The Government's much-touted new timetable to get trains running on time is a total failure. Despite rejigging the definition of what constitutes a late train by moving the bar downwards, trains are failing to meet even these new, relaxed targets. The official figures record that two out of three 3.00 p.m. peak-time train services are failing to meet running targets. So much for promises made a month ago that new timetables would rein in the problem. We were told that in return for putting up with the slashing of a number of train services and slower train journeys, trains would run on time. But the result has been slower trains, fewer train services and more late trains.
And what sorts of trains do we have? They are old trains, without airconditioning, one-third of them are more than 25 years old, and they are covered in graffiti. Train graffiti incidents have increased from 10,000 in February 2005 to 41,000 in February 2006. And what has happened to the promise to upgrade to modern, airconditioned trains? In March this year the Minister for Transport, John Watkins, promised the delivery of 498 new carriages by 2010, but only a few days ago the Premier was forced to admit we would have only 472 carriages—now by 2012. In other words, there will now be the delivery of fewer trains two years later than promised. And has there been any reduction in the number of train breakdowns we have all experienced? The answer is no; the problem has got worse.
According to the latest Independent Transport Safety and Reliability Regulator's annual report, between December 2001 and May 2005 there has been a 700 per cent increase in train breakdowns. Train breakdowns causing delays to peak-hour services have risen from 20 to 160 incidents a month. No wonder people are giving up travelling on trains. As at March 2006, 531,000 fewer people were using trains every week compared with 2001. Why would people want to travel by train? We have been promised new train lines but we have been let down. We have been promised up-to-date trains but these have not been delivered. We have been promised cleaner trains but we have to travel in graffiti-covered trains. We have been promised safer trains but we have experienced a 700 per cent increase in breakdowns over the past four years. We have been promised trains that run on time, but two out of three services run late during afternoon peak services. On top of this, we are getting trains that are running more slowly and we are getting fewer train services. As the Daily Telegraph said in its editorial today:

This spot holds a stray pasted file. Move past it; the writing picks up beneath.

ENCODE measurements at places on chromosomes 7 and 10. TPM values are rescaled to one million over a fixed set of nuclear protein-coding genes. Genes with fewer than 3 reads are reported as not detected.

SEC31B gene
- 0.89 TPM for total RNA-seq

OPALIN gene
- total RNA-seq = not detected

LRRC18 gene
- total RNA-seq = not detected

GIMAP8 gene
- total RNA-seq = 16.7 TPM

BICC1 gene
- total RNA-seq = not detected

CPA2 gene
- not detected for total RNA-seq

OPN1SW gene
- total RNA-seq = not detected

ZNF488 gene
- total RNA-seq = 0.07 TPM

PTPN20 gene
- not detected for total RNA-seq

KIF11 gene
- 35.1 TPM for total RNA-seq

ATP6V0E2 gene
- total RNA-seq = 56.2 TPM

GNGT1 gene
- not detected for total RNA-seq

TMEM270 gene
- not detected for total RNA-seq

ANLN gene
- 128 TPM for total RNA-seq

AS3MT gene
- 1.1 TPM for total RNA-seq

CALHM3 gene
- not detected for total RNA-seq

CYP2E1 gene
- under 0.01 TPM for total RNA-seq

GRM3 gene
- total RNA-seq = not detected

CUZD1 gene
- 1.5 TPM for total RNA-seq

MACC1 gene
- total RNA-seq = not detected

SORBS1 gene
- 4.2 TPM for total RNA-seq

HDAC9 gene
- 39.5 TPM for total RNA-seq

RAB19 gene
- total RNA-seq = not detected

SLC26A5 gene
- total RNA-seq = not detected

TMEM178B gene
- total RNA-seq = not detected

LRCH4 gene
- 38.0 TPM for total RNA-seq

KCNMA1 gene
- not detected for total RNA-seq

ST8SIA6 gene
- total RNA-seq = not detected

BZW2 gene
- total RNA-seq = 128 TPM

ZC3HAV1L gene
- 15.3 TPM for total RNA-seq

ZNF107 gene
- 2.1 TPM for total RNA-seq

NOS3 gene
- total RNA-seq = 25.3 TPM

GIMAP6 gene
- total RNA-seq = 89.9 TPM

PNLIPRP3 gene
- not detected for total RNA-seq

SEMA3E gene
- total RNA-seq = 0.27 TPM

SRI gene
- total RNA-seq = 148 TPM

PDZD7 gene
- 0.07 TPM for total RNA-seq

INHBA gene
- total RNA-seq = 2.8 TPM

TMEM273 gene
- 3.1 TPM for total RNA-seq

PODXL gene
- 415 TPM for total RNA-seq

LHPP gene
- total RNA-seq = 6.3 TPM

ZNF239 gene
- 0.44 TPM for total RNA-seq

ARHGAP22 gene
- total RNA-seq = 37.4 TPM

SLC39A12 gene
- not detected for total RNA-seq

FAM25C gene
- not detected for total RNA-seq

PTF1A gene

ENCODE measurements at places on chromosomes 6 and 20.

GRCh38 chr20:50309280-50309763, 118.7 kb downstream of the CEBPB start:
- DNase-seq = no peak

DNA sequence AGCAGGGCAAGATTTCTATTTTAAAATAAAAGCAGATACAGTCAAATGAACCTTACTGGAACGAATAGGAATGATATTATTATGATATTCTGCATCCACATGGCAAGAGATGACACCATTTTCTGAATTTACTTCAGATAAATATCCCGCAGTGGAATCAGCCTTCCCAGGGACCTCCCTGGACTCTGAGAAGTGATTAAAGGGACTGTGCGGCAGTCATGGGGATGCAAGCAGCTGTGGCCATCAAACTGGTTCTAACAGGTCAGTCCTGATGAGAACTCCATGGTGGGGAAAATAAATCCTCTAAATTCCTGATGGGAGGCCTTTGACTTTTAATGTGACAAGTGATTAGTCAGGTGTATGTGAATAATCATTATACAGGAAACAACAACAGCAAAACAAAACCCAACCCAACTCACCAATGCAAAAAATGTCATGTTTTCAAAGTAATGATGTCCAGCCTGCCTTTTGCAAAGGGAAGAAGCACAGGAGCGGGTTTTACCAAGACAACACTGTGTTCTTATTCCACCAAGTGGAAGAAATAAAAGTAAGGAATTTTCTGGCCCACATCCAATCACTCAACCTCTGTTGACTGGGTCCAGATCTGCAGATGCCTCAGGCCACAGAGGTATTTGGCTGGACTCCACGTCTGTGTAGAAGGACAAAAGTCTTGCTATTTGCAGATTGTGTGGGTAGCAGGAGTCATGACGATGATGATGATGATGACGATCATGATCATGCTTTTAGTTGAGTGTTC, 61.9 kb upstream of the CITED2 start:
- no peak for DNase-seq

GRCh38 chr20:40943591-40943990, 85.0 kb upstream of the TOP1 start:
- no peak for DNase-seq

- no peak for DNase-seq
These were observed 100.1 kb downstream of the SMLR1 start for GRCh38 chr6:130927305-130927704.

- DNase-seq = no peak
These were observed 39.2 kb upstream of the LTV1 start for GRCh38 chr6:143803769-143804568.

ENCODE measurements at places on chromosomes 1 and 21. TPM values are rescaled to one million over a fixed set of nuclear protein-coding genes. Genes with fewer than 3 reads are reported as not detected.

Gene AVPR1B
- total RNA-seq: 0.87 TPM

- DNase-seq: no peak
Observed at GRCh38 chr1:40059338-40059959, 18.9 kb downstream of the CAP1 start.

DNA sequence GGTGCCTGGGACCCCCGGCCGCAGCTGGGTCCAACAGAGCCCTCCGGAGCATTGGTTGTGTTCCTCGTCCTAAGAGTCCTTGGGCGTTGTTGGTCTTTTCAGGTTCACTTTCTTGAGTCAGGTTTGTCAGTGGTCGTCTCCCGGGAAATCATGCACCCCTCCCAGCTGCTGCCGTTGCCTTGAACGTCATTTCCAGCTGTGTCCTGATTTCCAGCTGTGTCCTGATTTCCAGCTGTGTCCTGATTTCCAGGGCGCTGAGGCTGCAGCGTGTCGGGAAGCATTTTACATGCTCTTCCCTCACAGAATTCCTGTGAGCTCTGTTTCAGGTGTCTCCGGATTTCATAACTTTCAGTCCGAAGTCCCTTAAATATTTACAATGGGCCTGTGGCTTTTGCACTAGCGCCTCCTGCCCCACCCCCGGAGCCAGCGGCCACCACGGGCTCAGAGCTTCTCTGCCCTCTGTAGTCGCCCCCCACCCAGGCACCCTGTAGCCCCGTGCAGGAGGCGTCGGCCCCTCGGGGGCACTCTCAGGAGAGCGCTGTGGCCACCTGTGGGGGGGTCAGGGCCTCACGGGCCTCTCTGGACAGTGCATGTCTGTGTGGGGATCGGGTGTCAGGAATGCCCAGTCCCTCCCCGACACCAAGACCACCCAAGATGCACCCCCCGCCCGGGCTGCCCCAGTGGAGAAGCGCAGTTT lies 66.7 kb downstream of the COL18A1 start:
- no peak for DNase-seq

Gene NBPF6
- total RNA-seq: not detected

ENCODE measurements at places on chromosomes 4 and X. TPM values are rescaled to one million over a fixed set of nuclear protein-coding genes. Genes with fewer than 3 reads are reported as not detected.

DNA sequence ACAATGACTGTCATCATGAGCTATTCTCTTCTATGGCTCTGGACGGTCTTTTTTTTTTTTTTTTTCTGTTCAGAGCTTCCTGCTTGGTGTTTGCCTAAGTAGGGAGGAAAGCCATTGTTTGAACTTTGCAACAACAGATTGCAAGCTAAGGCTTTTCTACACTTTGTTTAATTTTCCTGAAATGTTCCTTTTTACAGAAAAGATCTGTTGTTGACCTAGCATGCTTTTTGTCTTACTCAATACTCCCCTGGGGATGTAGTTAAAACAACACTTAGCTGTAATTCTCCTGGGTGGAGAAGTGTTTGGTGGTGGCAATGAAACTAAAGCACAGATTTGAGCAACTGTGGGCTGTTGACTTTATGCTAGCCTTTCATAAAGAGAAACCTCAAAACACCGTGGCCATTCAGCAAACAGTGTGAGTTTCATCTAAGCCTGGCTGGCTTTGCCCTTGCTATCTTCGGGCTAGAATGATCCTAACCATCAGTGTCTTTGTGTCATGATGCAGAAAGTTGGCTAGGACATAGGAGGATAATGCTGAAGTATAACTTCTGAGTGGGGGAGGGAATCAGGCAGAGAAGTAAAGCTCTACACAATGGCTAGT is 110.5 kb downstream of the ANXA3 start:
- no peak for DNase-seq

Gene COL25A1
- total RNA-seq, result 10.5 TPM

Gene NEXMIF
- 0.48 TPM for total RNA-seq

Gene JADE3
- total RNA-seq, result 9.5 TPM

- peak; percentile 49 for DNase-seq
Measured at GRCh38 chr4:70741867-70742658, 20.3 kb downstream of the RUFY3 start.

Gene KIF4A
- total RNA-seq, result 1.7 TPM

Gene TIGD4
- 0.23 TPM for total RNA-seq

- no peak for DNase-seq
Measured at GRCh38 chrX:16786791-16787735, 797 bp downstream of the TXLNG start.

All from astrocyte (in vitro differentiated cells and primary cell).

Premier Iemma's ambition in this Budget is to head off a voter backlash born of endless frustration for voters over public transport, toll roads, hospitals, schools, taxes—just about every area of State Government responsibility.
The Government has reneged and delayed time and again on its promises of new infrastructure. It may have delayed on providing better services and infrastructure again and again, but it cannot delay the holding of the next election. And that is the time when the people of New South Wales will tell this Government what they think of it and its broken promises.